Friday, July 06, 2007

Additional Lessons From 97 Implosion

a) You need not subscribe to IMF's prescription to survive well. Malaysia's strategy using capital controls worked well. However, Malaysia may have held onto the capital controls strategy for a wee bit too long - should have been better to remove it in early 2005. That would have hasten recovery and solidify the global competitiveness of value driven industries, instead of subsidising local natural resource / plantations companies.

b) Most of the affected Asian nations owe a huge huge debt to Japan. It is not Japan's style to demand bouquets or attention, but the mutual congratulations and backslapping going on in many Asian countries now that good economic times are back appear to be showing a lack of humility in many of Asian political leaders. Japan's Ministry of Finance provided US$42 billion in emergency funding to bail the affected Asian nations to ensure short term liquidity for the affected countries. The EU chipped in US$7bn while the US threw in US$12bn. We also should remember that at that time Japan was still in the midst of its 13 year prolonged bear market. We don't hear of the gratitude ... we hear of how each country did it his/her way ...

c) Broader understanding of FDIs. Some foreign direct investments are to stay, build industries and create jobs. Some came for a joyride.

d) An unspoken lesson learned by all Asian central bankers is how helpless US and EU central banks, the IMF and World Bank, collectively were in tackling critical global capital flow issues. Maybe they cannot help that much because its beyond their ability, or maybe the gravity of the problems were not high on their priority list. The 97 implosion quietly brought Asia closer together, of how interconnected their economies are, and the need to work together more to better withstand the cruel opportunistic financial players. The coincidental rise and rise of China as the outsourcing capital for the developed world actually "saved" a number of the affected Asian countries. The rise of China did not kill off the smaller developing Asian economies as some may have previously predicted. In fact, the indirect lessons were the importance of the reassuring quiet hand of Japan and robust economic engine of China, and how they brought Asia up swifter and closer together at the same time. Its not spoken much as it is regarded as politically-incorrect, but we all know better.


lsblmllms said...

Mr Roubini's diagnosis of Asia does apply to China.(Roubini Global Economics)

Risk a comment on Roubini

My comments: its not that simplistic on China. Economics is a matrices of human psychology and the Communist psyche is not the norm of the Capitalists. Look at 1997, in the U S attempts to damaged China, all the peripheral economies were decimated, China emerged unscratched. Look at the attack on HK in 1997 how resolute China stood behind HK. China war chest is larger today, with a different psyche, we cannot attempt to analyze it with the norms.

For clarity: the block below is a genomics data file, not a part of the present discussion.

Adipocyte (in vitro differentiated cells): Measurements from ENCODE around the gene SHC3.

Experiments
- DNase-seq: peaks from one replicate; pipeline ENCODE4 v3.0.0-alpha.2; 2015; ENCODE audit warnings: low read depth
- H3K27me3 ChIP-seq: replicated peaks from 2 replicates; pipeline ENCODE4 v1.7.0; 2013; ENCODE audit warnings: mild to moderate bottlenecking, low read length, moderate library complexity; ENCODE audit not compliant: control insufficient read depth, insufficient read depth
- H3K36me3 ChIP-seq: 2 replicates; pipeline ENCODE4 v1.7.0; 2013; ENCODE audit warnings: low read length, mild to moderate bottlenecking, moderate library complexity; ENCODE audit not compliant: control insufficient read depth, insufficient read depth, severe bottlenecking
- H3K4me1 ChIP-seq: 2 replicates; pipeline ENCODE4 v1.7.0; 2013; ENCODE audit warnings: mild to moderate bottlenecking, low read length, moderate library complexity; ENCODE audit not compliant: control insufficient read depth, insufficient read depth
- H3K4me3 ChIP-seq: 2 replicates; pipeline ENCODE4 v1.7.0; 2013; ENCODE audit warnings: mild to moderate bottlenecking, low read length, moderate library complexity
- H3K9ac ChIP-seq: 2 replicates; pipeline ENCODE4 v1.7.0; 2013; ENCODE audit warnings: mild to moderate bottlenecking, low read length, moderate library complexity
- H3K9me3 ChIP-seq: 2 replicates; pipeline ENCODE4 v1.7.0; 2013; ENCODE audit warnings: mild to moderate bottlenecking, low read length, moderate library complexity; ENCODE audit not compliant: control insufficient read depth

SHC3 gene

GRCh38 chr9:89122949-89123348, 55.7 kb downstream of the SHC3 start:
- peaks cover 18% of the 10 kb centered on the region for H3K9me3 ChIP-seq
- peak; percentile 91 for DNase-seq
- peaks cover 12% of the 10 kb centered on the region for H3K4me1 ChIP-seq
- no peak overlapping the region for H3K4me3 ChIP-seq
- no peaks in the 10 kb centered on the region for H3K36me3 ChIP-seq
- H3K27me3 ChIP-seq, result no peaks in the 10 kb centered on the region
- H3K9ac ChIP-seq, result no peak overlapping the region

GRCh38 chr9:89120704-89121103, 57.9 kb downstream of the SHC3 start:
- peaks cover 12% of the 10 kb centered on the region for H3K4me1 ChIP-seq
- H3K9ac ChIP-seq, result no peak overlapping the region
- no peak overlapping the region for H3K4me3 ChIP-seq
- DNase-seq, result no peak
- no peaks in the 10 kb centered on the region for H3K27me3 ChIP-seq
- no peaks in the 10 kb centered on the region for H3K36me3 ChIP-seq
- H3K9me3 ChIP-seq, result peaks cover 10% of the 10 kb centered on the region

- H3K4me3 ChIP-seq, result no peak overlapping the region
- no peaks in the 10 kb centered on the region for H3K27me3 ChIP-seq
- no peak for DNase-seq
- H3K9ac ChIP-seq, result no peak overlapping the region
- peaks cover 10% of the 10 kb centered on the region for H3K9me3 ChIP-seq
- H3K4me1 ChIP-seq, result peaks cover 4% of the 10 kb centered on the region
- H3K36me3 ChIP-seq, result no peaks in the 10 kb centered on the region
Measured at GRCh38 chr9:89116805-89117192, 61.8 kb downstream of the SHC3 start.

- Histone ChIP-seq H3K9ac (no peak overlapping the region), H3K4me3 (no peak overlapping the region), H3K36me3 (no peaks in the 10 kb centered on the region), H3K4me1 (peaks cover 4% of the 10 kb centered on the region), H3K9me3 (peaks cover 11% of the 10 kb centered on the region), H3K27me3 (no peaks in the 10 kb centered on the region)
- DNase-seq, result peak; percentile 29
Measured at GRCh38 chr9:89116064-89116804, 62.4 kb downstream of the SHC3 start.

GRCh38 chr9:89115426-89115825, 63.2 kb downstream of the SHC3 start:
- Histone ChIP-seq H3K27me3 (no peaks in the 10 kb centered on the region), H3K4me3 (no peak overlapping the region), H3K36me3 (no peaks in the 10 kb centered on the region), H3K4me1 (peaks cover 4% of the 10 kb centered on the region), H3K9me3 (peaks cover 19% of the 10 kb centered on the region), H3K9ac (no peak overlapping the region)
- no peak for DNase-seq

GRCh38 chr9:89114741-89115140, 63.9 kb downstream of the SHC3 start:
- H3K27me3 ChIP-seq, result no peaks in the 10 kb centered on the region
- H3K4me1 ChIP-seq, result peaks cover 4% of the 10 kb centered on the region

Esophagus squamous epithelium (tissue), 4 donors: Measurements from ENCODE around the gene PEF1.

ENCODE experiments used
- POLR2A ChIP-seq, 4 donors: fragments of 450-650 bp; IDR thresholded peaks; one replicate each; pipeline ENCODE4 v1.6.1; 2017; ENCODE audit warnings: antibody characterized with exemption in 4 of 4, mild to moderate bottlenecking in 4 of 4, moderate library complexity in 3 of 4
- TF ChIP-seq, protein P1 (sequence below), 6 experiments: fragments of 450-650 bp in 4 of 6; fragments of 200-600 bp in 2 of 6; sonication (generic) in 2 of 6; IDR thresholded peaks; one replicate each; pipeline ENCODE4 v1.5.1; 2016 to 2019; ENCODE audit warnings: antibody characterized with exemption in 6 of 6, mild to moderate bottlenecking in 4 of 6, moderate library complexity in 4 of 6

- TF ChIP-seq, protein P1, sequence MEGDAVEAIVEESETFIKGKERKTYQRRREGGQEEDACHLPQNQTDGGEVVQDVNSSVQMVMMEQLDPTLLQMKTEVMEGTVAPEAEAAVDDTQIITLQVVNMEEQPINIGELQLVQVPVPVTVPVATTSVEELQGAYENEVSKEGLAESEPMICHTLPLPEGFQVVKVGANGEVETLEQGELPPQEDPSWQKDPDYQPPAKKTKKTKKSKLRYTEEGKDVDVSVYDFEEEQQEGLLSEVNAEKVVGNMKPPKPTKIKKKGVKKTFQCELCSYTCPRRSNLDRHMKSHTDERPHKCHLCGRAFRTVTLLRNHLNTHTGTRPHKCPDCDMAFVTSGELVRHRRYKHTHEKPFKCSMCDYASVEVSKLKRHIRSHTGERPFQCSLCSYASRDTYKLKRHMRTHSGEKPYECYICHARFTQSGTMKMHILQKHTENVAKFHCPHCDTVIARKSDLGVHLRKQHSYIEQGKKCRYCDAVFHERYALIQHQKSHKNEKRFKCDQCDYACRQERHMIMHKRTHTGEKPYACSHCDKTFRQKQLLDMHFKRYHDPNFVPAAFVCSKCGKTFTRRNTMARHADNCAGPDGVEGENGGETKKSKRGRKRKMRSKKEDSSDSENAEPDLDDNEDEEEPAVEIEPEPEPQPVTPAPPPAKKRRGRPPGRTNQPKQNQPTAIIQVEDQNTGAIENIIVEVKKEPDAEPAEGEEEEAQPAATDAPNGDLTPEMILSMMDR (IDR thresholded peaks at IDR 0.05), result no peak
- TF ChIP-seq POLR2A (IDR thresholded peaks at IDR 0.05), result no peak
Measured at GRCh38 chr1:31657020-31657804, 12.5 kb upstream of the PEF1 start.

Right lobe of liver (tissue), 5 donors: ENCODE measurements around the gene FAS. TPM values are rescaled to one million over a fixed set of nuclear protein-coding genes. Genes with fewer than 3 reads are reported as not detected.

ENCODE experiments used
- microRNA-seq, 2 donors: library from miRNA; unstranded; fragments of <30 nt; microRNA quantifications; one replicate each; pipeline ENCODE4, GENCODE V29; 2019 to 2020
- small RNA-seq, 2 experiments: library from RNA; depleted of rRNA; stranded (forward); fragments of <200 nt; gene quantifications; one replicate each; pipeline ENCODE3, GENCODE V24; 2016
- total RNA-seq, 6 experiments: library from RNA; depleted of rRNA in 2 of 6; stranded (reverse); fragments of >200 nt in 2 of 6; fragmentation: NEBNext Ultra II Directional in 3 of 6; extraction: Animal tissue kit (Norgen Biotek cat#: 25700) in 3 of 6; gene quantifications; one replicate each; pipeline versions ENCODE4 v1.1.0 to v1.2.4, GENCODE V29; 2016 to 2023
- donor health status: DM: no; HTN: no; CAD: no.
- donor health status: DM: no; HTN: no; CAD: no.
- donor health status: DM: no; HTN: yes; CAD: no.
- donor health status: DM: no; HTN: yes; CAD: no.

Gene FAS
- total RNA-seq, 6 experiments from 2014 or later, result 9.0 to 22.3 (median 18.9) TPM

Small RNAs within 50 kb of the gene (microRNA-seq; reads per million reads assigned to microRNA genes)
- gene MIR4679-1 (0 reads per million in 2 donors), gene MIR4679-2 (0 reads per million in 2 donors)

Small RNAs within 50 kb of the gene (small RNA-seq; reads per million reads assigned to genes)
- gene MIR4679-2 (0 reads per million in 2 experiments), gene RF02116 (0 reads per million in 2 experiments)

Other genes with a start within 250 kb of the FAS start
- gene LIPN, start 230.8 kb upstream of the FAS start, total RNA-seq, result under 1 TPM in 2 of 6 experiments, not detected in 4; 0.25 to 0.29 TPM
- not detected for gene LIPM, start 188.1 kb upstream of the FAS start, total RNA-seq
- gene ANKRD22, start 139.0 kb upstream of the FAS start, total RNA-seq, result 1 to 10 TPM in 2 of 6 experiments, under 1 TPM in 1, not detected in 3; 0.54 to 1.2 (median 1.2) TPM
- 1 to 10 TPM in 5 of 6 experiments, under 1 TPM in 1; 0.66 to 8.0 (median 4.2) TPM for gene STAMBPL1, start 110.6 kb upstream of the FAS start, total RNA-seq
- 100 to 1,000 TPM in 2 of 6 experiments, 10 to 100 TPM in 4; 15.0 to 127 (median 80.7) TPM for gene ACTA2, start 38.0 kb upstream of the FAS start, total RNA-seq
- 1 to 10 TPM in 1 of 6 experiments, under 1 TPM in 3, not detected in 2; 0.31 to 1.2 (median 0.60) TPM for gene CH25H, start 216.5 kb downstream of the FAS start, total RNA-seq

China had stood alone for over 40 years and survives under great hardships. Look at Japan when the bubble bust in 86, the country basically did nothing and just hanged on till today. U S and the other countries with continuous monetary and physical policies are also moving along in its natural gyrations.

Salvatore_Dali said...

true, china has not been down this road before but there are a few things we know cannot be good, the excessive foreign reserves and largely in usd, the lack of outlets for the liquidity in the system ... china is entering a global economy, u cannot accumulate liquidity, higher per capita without liberalising the economy... the china story is very diff from the past, to me china is a 100 year story unfolding, a lot like america taking over the industrialised world 80 odd years ago ... there still are a lot of "bad stuff" in china's economy but nobody seems to want to talk about ... the amount of bad loans by banks and financial institutions to state firms ... the amount of industries being subsidised, there are a lot of tax breaks available for many industries... steps are in place to reduce or eliminate them altogether ... if china opens up too soon there could be massive unravelling at all levels, they sell bank stakes to foreign banks in the hope that better financial mgmt will help reduce or write off gradually the state firms' loans ... the surplus achieved is not a reflection of china's might but from fdi, more than 70% of the surpluses are from foreign firms operating in China and reexporting the products from china, hence a lot of the real productivity and benefits do not accrue to the system , china needs to take the opportunity to move up the value chain and not just be a sock shop for the rest of the world, its financial system is still immature, esp the brokerages and banks, they need to open and learn from hk companies, which they are doing,
accounting rules, legal framework and patent rules are the critical areas they need to be up to speed with global best practices in order to step up further ... still china is already changing the world and will be the number economy in the world within 10 years, now its growing pains

lsblmllms said...

The biggest drawback at the moment for China is the minuscule returns on its reserve, parked mainly in U S instruments. It should be earning better than that.